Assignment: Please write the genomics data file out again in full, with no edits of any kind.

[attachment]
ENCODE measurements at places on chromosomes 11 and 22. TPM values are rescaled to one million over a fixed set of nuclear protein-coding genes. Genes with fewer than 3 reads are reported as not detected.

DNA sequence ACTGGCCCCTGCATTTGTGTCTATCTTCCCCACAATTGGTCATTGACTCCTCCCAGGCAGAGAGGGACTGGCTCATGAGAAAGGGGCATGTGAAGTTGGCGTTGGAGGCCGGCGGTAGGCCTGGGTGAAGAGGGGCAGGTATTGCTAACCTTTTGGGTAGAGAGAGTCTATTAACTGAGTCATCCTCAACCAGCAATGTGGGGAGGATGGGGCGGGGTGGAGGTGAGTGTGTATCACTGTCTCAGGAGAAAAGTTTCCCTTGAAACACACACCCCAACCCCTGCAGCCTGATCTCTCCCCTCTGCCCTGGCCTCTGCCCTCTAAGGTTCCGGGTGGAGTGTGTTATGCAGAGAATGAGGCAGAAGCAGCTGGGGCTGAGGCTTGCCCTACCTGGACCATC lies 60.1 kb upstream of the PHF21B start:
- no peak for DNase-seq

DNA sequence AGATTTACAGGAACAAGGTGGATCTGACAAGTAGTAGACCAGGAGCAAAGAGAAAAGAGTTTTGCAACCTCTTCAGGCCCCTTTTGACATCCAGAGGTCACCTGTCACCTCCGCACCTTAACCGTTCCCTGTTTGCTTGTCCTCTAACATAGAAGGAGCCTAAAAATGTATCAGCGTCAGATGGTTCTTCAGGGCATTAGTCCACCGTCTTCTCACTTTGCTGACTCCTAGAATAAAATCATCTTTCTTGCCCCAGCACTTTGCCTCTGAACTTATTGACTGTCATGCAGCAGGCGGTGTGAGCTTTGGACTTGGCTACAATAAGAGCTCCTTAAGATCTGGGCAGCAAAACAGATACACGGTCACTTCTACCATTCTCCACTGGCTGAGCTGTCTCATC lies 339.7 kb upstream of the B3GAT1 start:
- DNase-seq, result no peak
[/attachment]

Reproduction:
ENCODE measurements at places on chromosomes 11 and 22. TPM values are rescaled to one million over a fixed set of nuclear protein-coding genes. Genes with fewer than 3 reads are reported as not detected.

DNA sequence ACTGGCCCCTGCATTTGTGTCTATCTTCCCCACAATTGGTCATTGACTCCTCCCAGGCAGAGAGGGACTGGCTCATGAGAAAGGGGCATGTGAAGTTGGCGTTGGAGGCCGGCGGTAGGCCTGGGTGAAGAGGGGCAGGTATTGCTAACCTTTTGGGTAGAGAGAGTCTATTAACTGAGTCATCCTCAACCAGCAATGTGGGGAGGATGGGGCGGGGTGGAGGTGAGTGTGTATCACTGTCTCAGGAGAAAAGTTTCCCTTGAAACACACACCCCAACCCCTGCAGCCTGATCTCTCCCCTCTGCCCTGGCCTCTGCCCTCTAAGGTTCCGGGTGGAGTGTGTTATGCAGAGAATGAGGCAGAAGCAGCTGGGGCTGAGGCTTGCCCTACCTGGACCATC lies 60.1 kb upstream of the PHF21B start:
- no peak for DNase-seq

DNA sequence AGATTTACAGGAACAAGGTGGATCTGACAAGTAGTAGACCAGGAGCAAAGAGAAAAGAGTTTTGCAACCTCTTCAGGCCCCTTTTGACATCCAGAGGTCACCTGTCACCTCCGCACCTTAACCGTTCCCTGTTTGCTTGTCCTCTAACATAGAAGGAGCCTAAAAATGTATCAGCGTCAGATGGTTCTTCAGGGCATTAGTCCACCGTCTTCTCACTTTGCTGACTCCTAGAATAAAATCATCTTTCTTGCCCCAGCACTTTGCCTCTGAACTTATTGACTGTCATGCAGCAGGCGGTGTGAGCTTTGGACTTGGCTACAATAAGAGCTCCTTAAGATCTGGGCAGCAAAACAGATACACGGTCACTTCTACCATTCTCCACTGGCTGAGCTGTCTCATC lies 339.7 kb upstream of the B3GAT1 start:
- DNase-seq, result no peak